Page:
It appears that there is only one intelligent person in Nanda Parbat, and that person is Nyssa. Because, wow, not a single intelligent or thought out decision was made by Merlyn, Thea, or Laurel in the course of the episode. Laurel was warned- repeatedly- that bringing someone back who had been dead for so long had never been done. She was warned that Sara wouldn’t come back “right.” Hell, she’s seen the effects of the Pit on Thea. Yet she still pushed for the resurrection. As for Merlyn, sure, he might not care if Sara comes back as a rabid dog that needs to be put down, but he should never have allowed this to happen because it puts Thea in dire danger. Merlyn told Thea that her bloodlust would remain until she killed the one responsible for her fate (which Thea correctly pointed out she can’t do, since Ra’s was the one who stabbed her). He also said they don’t really know all that much about how the Pit works. Well, Thea was the one who technically killed Sara, and if the Pit doesn’t take into account the source of a killer’s orders, that means Sara’s bloodlust can only be sated through killing Thea. I understand the show wants us to think that Merlyn is the bad guy here, and that he will be the one responsible for Sara’s death, but he didn’t kill her. And, since Merlyn’s constant refrain is his love for Thea, I can’t imagine him ever taking the risk regarding her safety. There are so many unknowns here that the practical Malcolm Merlyn would never have risked it. And then there’s Thea, who knows how dangerous the Pit can be and knows she might be at the top of resurrected Sara’s hit list. Why she doesn’t put a stop to this (other than guilt, which wasn’t clearly displayed in Willa Holland’s performance if that was the case)?
There were so many less ridiculous ways the show could have used the Pit to revive Sara. The best option would have been Merlyn holding a large favor over Laurel’s head for the privilege of bringing Sara back, which would have made for some interesting dynamics moving forward. But I just can’t get over how each of these characters actively worked against their own knowledge- including statements they had made mere moments earlier- to come to the decision that bringing Sara back was perfectly fine. And what annoys me the most is that there will almost certainly be no major consequences for this action. Sure, Sara may reject Laurel and her father. She may attack Thea or Merlyn. She may even lash out and kill various nameless guards (or, god forbid, Nyssa), but the worst thing Laurel will have to live with for her selfish choice is more guilt. And that doesn’t make her a more interesting or complex character. It just cheapens her intelligence and makes the audience less likely to trust her opinions and choices the next time she proposes a plan. And that is just bad writing.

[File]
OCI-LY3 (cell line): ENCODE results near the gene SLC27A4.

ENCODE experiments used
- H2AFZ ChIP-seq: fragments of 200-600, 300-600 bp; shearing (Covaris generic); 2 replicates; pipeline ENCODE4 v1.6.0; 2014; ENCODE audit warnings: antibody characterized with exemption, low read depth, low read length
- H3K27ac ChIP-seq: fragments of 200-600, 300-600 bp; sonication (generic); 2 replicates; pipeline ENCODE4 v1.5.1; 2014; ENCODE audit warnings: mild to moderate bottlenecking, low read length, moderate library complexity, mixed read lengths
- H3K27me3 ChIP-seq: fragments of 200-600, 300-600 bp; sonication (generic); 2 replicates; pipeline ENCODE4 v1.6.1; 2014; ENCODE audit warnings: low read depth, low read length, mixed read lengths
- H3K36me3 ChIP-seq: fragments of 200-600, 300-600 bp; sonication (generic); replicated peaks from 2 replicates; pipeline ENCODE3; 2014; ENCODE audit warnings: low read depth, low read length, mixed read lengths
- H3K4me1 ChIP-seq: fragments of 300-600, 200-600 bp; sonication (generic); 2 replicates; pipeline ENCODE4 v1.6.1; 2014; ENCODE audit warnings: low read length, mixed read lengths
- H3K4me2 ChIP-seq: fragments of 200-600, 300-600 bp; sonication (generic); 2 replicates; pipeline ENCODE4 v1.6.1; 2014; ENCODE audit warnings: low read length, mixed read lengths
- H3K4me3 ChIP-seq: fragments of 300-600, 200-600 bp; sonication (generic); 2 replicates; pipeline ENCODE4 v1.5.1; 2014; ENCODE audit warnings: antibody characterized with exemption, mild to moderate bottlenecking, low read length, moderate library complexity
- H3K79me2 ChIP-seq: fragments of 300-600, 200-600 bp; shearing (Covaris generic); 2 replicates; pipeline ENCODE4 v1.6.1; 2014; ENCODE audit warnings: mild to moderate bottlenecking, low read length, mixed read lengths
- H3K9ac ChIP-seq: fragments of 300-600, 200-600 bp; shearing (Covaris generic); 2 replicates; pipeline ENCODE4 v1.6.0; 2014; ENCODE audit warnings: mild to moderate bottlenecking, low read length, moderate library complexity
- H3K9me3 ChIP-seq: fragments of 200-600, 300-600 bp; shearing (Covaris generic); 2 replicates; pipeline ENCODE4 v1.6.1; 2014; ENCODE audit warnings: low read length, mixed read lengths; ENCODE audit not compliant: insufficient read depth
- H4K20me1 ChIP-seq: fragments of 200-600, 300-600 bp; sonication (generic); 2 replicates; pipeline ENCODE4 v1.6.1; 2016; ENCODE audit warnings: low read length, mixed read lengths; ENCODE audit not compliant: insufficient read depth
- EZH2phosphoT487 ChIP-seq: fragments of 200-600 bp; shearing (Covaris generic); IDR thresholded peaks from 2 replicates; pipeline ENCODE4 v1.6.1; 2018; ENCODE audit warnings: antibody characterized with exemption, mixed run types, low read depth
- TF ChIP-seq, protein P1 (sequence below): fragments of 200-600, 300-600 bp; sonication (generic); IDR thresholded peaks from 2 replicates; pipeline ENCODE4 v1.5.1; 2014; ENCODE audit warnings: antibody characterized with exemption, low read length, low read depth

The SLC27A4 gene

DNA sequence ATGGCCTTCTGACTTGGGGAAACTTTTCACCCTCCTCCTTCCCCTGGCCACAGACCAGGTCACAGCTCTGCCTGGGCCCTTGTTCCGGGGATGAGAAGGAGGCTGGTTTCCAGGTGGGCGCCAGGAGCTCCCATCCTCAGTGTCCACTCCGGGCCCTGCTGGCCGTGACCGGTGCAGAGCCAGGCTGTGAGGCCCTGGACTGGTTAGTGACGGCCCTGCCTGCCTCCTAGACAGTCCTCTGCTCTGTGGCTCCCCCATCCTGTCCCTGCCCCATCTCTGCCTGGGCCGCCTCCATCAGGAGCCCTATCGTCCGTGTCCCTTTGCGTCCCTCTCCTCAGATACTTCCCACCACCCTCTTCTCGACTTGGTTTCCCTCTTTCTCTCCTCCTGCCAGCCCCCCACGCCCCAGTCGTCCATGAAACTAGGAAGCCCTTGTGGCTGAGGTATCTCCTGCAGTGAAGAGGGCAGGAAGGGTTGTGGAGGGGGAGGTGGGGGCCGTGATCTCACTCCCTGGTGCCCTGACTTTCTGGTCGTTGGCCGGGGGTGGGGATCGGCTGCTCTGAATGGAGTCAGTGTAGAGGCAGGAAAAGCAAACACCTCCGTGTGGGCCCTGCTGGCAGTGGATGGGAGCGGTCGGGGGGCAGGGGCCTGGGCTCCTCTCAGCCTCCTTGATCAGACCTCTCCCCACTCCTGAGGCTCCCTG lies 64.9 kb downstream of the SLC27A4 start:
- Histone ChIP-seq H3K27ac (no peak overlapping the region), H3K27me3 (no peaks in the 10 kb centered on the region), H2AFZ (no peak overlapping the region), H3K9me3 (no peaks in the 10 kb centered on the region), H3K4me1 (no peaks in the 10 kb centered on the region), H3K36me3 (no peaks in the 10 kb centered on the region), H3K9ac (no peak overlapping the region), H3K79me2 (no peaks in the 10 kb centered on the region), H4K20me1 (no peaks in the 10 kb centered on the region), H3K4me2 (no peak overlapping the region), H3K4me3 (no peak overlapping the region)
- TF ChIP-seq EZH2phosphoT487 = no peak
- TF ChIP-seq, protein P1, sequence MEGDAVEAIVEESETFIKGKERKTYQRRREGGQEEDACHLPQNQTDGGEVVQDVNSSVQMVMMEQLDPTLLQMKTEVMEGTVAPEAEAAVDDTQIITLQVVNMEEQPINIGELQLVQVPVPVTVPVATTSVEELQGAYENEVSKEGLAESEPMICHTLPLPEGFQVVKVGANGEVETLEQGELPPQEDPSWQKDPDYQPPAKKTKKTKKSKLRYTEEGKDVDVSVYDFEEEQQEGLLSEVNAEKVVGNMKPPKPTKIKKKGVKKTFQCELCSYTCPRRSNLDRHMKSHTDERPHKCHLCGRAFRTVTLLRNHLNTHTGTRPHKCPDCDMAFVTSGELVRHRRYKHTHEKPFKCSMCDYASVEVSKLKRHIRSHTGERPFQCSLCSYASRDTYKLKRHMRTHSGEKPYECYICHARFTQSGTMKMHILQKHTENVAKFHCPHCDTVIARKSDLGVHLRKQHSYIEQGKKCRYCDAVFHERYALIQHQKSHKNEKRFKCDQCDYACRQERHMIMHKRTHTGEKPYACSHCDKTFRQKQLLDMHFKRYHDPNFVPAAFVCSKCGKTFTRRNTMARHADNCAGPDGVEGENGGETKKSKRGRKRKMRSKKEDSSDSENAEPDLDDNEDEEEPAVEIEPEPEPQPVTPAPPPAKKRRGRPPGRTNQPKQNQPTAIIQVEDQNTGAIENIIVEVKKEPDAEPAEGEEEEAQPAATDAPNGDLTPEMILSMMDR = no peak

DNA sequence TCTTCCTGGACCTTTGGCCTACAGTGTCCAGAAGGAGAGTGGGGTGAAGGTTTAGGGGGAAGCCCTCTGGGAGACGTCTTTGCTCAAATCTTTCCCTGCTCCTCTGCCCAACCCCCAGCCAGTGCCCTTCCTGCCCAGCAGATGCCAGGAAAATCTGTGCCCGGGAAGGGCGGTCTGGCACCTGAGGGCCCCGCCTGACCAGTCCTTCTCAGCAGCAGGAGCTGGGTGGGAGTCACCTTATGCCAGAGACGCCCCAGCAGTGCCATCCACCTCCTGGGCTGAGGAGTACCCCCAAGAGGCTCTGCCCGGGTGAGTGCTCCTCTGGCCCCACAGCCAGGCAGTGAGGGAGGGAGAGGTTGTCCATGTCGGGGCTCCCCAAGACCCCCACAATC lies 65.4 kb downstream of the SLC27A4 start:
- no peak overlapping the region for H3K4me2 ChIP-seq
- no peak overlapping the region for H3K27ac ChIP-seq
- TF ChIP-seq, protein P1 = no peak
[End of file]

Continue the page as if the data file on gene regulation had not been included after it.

— It was lovely to see Felicity be capable on her own. And I’m glad Ollie and Diggle are friends again. That’s all I have on those storylines.
— Merlyn’s “gift” to Thea of the two guards to kill was the smartest thing he did all episode. Yes, we don’t want Thea to become a mindless killer, but I like that the writers have given her what is essentially a ticking time bomb in her head. It gives Thea additional weight as a character, and we know that a few months down the road, things will get really rough for her and Ollie. Loved that foreshadowing.
— Ok, Damien Darhk is starting to enter the twirling mustache villain zone. We need more characterization, less smoke and mirrors, and less sending villains of the week in to do his bidding.